August 2023

The Heaven & Earth Grocery Store

By James McBride
Review by
James McBride is a lyricist and musician, and there's a rhythmic quality to his unique sixth novel, which began as an ode to a beloved figure in the author’s life.
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In 1972, digging commences on a new development in Pottstown, Pennsylvania, and unearths the desiccated skeletal remains of an unidentified man. This shocking discovery kicks off National Book Award winner James McBride’s riveting sixth novel, but while the man’s identity and how he ended up dead in a farmer’s well are essential mysteries, they aren’t the heart of this gorgeous historical tale. That belongs to the lifesaving relationships between the novel’s diverse groups of people.

Following his acclaimed, blockbuster crime novel, Deacon King Kong, McBride takes a softer turn while expanding beautifully on the themes of race, religion and belonging from his groundbreaking memoir, The Color of Water. Alongside the decadeslong mystery of the man’s remains, there are all kinds of love in The Heaven & Earth Grocery Store, from love for a child to the platonic love of friends, co-workers and neighbors. There’s also a beautifully rendered romantic love story between two of the leads. 

In 1930s Pottstown, the multiracial and pluralistic working-class neighborhood of Chicken Hill is witness to care and cooperation as well as conflict among its disparate inhabitants, leading to both redemption and the kind of danger that leaves an anonymous corpse more than six feet under. Chicken Hill is “a tiny area of ramshackle houses and dirt roads where the town’s blacks, Jews, and immigrant whites who couldn’t afford any better lived.” Moshe Ludlow, a Jewish immigrant from Romania who “could talk the horns off the devil’s head,” manages a theater. When he meets Chona Flohr, the brilliant daughter of the local rabbi (who also owns the titular grocery store), he knows that she is the gift that will transform his life for the better.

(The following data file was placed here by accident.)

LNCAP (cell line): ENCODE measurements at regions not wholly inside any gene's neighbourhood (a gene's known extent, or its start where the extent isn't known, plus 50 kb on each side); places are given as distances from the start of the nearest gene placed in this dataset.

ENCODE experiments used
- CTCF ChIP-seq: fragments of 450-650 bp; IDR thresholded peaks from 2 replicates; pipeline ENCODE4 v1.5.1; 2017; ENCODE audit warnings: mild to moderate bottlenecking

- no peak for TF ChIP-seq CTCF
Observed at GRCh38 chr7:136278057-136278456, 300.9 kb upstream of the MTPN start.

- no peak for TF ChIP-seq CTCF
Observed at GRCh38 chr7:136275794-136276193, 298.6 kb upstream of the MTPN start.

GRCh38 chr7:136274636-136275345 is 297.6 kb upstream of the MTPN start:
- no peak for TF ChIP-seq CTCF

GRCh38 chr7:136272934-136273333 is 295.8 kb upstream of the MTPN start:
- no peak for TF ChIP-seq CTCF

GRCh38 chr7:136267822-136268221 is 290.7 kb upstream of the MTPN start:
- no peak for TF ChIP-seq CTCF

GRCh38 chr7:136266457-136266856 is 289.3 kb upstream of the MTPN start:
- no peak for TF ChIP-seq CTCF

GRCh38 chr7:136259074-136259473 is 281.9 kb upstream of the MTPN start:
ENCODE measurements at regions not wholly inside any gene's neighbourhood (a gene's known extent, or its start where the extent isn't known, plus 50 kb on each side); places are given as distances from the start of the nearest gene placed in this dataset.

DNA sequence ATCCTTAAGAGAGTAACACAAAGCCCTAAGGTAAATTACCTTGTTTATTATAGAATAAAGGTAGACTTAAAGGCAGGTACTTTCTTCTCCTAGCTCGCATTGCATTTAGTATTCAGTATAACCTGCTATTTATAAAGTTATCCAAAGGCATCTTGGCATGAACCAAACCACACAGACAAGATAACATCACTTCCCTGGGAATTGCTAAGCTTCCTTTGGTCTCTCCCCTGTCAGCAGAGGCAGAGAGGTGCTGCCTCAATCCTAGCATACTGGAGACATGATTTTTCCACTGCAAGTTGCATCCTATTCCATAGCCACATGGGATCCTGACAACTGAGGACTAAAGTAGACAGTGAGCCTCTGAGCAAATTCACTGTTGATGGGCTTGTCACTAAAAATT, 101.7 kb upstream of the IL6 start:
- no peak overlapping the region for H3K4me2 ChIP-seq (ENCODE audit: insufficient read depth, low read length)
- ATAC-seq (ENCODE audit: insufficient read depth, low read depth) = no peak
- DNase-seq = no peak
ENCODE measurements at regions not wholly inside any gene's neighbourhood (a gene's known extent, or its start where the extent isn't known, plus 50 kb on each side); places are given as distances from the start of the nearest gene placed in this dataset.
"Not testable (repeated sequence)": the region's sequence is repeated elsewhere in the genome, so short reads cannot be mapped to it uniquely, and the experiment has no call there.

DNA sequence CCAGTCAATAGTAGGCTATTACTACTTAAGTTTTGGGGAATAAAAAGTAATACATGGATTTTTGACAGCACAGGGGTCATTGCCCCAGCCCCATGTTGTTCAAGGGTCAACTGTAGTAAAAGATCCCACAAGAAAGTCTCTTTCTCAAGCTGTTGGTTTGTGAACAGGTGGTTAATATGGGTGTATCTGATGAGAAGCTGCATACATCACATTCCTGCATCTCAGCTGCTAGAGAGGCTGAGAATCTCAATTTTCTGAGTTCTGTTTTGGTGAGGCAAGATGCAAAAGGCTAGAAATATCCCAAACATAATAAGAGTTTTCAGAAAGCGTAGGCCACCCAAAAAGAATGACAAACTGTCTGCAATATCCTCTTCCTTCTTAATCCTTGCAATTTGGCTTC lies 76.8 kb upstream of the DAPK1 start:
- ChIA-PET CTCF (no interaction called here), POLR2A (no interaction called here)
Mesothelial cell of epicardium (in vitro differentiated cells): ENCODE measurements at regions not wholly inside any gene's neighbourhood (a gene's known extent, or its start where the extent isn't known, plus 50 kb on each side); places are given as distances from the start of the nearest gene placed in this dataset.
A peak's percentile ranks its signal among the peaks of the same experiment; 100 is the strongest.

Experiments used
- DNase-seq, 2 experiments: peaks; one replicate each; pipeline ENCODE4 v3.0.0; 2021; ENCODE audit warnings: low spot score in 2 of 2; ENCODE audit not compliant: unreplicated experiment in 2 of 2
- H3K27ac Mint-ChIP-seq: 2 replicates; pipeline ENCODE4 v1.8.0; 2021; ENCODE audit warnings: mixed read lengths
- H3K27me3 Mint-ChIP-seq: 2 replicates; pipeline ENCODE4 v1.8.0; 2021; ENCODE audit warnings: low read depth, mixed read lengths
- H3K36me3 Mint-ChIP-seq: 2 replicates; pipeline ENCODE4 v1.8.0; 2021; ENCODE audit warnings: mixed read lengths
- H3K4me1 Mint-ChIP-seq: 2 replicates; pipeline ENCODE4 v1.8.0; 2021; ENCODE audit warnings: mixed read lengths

While Moshe is struck by Chona’s beauty, it’s her fierce intelligence, fearlessness and “eyes that [shine] with gaiety and mirth” that capture his heart. Despite restrictions on women’s religious participation, Chona is a self-taught biblical scholar. Her body bears the lasting effects of polio; with one leg shorter than the other, she limps and wears a boot with a sole four inches thick. After they marry, with Chona’s help, Moshe becomes a wildly successful theater owner who defies tradition to host Jewish and Black performers together on the stage, attracting crowds from miles around: “The reform snobs from Philadelphia were there in button-down shirts, standing next to ironworkers from Pittsburgh, who crowded against socialist railroad men from Reading wearing caps bearing the Pennsylvania Railroad logo, who stood shoulder to shoulder with coal miners with darkened faces from Uniontown and Spring City.” 

Chona also continues to run the Heaven & Earth Grocery Store, and when so many other Jewish families are finding a way out of Chicken Hill, Chona and Moshe dig in. This inclusive, expansive and defiant love leads Moshe and Chona to embrace an orphaned Black boy, their friends’ ward, who’s targeted by a predatory local Klan leader who’s also the leading doctor in the neighborhood. These actions set off a series of unfortunate and heartbreaking events. 

McBride is a lyricist and musician, and there’s a rhythmic quality to this unique novel, which began as an ode to a beloved figure in McBride’s life: Sy Friend, the director of a camp for disabled children where the author worked for four years in his youth. These origins are visible in the novel’s nuanced portrayals of disability and race, and in the heroic figure of Chona and the myriad other fantastically imperfect humans who populate the polyglot neighborhood of immigrants, Jews and Black people in this heart-rending and hopeful tale of cross-cultural solidarity, love and redemption.

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